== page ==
Powers and Principalities

COVID-19 - Church Building and Ministry Update

As we continue our journey to Easter, we are following scripture texts from the ancient Christian service called the Easter Vigil. We began with stories of Genesis and Exodus, we stopped on our way in the wisdom literature and then in the prophets. Today, we find ourselves in the book of Daniel. The people of Israel are in exile in Babylon under the rule of King Nebuchadnezzar. Several of the young men of Israel, including Daniel, Shadrach, Meshach, and Abednego have caught the King’s eye and been given authority in the kingdom. And yet, as you can imagine when some who are “not from around here,” start making a name for themselves trouble quickly follows.

In the third chapter of Daniel, King Nebuchadnezzar has built a Golden Statue that is about 90 feet tall. He orders everyone to come to the dedication and when they hear the music, they are all to fall down and worship the statue. If they do not, into a fiery furnace they will go. Well, the music plays and everyone falls down - except for some certain Jews in a position of authority. Some Chaldeans, obviously trying to stir up trouble, report to the king that “Shadrach, Meshach, and Abednego pay no heed to you, O king. They do not serve your gods and they do not worship the golden statue that you have set up.”

We join the story here in Daniel, chapter 3, beginning with verse 13. Let us hear this Word of God.

13 Then Nebuchadnezzar in furious rage commanded that Shadrach, Meshach, and Abednego be brought in; so they brought those men before the king. 14 Nebuchadnezzar said to them, “Is it true, O Shadrach, Meshach, and Abednego, that you do not serve my gods and you do not worship the golden statue that I have set up? 15 Now if you are ready when you hear the sound of the horn, pipe, lyre, trigon, harp, drum, and entire musical ensemble to fall down and worship the statue that I have made, well and good. But if you do not worship, you shall immediately be thrown into a furnace of blazing fire, and who is the god that will deliver you out of my hands?”

16 Shadrach, Meshach, and Abednego answered the king, “O Nebuchadnezzar, we have no need to present a defense to you in this matter. 17 If our God whom we serve is able to deliver us from the furnace of blazing fire and out of your hand, O king, let him deliver us. 18 But if not, be it known to you, O king, that we will not serve your gods and we will not worship the golden statue that you have set up.”

19 Then Nebuchadnezzar was so filled with rage against Shadrach, Meshach, and Abednego that his face was distorted. He ordered the furnace heated up seven times more than was customary, 20 and ordered some of the strongest guards in his army to bind Shadrach, Meshach, and Abednego and to throw them into the furnace of blazing fire. 21 So the men were bound, still wearing their tunics, their trousers, their hats, and their other garments, and they were thrown into the furnace of blazing fire. 22 Because the king’s command was urgent and the furnace was so overheated, the raging flames killed the men who lifted Shadrach, Meshach, and Abednego. 23 But the three men, Shadrach, Meshach, and Abednego, fell down, bound, into the furnace of blazing fire.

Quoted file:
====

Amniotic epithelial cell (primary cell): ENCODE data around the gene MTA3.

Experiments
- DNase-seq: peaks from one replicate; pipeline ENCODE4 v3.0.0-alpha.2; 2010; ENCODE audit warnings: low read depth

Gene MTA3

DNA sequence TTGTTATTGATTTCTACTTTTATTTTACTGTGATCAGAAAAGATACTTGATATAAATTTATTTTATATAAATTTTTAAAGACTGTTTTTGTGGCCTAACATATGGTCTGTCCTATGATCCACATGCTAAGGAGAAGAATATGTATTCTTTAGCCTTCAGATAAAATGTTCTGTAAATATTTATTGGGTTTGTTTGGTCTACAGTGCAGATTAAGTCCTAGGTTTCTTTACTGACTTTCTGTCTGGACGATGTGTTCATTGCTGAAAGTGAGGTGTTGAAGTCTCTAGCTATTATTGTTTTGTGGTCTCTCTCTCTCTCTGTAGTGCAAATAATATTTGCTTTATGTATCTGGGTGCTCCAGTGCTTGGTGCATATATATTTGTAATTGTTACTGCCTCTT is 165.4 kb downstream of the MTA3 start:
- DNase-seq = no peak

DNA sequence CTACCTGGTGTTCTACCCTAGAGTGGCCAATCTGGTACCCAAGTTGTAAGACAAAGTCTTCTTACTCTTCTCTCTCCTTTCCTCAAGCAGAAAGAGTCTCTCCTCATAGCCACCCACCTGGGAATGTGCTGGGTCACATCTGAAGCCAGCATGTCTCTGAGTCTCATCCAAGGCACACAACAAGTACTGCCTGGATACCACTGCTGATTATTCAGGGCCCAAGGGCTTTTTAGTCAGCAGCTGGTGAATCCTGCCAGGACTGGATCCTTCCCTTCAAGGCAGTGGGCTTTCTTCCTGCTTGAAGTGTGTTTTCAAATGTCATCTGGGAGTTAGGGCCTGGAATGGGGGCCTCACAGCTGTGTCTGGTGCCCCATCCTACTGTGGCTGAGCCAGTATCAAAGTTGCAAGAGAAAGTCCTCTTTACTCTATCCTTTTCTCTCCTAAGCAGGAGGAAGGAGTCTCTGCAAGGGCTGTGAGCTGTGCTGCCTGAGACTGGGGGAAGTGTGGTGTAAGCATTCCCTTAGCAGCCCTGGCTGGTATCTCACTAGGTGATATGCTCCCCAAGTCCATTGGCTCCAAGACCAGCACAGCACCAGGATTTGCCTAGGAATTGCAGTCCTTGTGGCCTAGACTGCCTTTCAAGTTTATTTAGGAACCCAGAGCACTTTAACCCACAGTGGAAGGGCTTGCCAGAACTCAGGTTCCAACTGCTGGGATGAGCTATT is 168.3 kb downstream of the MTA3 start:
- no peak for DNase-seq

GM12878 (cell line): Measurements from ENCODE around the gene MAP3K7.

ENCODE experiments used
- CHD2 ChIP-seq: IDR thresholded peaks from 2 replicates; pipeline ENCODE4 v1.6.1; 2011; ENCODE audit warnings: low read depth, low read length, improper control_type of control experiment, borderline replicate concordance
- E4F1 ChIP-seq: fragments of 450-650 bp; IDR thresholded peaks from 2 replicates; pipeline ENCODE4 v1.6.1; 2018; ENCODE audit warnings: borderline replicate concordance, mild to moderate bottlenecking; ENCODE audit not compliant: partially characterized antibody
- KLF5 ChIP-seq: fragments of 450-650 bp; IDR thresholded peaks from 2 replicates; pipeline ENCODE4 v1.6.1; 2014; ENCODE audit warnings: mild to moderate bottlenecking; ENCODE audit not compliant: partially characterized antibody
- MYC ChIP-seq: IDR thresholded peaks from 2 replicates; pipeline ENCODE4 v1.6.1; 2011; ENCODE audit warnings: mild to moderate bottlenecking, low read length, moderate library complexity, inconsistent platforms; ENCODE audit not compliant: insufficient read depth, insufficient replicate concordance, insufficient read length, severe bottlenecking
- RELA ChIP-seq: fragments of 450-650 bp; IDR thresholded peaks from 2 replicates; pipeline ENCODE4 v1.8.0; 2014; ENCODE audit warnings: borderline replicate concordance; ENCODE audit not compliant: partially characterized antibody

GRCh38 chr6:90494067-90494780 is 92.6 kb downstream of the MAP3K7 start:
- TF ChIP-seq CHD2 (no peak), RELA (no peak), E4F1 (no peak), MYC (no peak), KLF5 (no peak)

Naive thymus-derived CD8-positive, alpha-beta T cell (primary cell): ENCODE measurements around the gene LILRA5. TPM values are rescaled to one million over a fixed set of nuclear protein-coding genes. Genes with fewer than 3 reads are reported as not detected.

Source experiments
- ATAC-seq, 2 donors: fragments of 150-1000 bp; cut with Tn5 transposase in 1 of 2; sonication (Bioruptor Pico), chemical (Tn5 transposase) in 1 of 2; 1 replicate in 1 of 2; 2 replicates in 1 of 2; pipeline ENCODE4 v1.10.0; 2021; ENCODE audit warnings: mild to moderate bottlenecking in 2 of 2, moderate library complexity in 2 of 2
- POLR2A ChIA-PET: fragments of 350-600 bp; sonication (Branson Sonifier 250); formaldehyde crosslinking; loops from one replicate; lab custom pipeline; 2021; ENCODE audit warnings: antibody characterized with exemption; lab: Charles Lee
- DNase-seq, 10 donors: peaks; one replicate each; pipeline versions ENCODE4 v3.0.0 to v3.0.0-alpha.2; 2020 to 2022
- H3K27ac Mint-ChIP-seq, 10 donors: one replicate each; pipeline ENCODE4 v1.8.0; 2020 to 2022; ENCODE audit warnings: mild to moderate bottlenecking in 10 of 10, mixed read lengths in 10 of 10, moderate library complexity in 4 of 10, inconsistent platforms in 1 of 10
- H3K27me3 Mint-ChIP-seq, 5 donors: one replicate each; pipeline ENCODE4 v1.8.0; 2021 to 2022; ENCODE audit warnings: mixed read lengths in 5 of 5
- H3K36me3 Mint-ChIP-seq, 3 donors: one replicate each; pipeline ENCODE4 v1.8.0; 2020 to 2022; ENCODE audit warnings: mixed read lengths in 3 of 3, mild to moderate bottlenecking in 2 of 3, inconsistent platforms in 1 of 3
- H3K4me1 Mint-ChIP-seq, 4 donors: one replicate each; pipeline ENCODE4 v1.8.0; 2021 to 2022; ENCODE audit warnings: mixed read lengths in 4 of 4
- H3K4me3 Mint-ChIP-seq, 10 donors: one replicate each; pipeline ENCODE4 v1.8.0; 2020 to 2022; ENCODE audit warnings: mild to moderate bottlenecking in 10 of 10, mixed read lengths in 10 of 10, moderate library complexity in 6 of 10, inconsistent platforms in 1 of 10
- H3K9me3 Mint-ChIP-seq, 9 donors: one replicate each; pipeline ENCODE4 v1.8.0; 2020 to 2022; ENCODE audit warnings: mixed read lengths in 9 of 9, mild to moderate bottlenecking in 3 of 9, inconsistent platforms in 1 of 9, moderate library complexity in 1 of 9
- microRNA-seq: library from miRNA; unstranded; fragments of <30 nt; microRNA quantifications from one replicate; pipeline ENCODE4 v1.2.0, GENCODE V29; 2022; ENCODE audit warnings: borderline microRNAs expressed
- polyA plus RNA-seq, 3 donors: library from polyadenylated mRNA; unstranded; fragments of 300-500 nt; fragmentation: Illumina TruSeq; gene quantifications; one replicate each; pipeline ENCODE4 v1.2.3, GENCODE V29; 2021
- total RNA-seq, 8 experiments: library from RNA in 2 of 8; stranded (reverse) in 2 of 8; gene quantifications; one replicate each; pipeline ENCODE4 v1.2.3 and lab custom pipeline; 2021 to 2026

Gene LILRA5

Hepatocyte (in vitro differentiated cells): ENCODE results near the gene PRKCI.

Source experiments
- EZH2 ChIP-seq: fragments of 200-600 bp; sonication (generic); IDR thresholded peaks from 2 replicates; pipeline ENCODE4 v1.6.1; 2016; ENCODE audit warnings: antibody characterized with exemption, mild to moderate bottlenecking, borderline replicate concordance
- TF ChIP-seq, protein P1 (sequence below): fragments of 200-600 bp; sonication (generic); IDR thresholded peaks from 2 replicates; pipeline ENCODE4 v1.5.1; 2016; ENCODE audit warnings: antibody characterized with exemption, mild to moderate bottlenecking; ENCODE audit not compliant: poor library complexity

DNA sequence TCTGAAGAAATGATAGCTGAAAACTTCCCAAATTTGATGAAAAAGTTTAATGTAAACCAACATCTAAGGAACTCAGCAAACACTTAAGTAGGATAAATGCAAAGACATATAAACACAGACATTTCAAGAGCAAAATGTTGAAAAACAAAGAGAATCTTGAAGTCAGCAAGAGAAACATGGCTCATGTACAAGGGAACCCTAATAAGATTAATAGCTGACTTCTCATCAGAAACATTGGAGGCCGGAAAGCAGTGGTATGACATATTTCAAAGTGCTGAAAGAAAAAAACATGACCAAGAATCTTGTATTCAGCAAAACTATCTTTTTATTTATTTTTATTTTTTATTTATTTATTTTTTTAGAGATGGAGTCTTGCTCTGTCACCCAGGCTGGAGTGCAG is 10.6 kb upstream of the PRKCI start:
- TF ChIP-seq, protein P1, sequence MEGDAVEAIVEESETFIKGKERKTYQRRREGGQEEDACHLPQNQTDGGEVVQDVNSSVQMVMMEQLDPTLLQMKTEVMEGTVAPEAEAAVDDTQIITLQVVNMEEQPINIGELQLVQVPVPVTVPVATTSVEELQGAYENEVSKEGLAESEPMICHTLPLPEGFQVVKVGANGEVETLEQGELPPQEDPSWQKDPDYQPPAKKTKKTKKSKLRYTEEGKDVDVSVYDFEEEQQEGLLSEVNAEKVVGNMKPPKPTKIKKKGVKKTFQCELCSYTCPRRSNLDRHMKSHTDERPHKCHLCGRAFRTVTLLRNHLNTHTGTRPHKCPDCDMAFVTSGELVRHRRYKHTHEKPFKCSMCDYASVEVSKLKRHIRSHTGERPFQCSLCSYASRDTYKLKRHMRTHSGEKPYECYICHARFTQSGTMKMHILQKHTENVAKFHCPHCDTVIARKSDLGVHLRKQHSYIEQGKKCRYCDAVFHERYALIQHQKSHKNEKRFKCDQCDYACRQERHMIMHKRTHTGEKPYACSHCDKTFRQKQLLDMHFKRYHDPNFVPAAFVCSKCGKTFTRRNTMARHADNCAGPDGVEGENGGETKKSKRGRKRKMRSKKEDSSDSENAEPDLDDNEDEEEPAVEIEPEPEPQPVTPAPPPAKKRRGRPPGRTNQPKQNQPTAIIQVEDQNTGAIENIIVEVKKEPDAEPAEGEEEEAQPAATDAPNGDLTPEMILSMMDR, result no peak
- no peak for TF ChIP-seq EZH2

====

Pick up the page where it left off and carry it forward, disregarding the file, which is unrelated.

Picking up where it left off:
24 Then King Nebuchadnezzar was astonished and rose up quickly. He said to his counselors, “Was it not three men that we threw bound into the fire?” They answered the king, “True, O king.” 25 He replied, “But I see four men unbound, walking in the middle of the fire, and they are not hurt; and the fourth has the appearance of a god.” 26 Nebuchadnezzar then approached the door of the furnace of blazing fire and said, “Shadrach, Meshach, and Abednego, servants of the Most High God, come out! Come here!” So Shadrach, Meshach, and Abednego came out from the fire. 27 And the satraps, the prefects, the governors, and the king’s counselors gathered together and saw that the fire had not had any power over the bodies of those men; the hair of their heads was not singed, their tunics were not harmed, and not even the smell of fire came from them. 28 Nebuchadnezzar said, “Blessed be the God of Shadrach, Meshach, and Abednego, who has sent his angel and delivered his servants who trusted in him. They disobeyed the king’s command and yielded up their bodies rather than serve and worship any god except their own God. 29 Therefore I make a decree: Any people, nation, or language that utters blasphemy against the God of Shadrach, Meshach, and Abednego shall be torn limb from limb, and their houses laid in ruins; for there is no other god who is able to deliver in this way.”

This is the Word of the Lord. Thanks be to God.

Let us pray: May the words of my mouth and the meditations of all our hearts be acceptable in your sight, O Lord, for you are our rock and our redeemer. Amen.

Whenever you are in a strange or foreign place, you encounter some unexpected things. For example, I remember it took me quite a while to navigate driving on the left side of the road and having to shift gears with my left hand in the tiny car Sarah and I rented for the weekend during a summer of study in England not long after we were married. If that was not enough, even the roundabouts went the wrong way!

Or there was the time on our trip to the Middle East in seminary walking the streets of Jerusalem and seeing teenage soldiers from the Israeli army just strolling through the market with their machine guns bouncing on their back. I do not think I will ever forget that feeling of unease.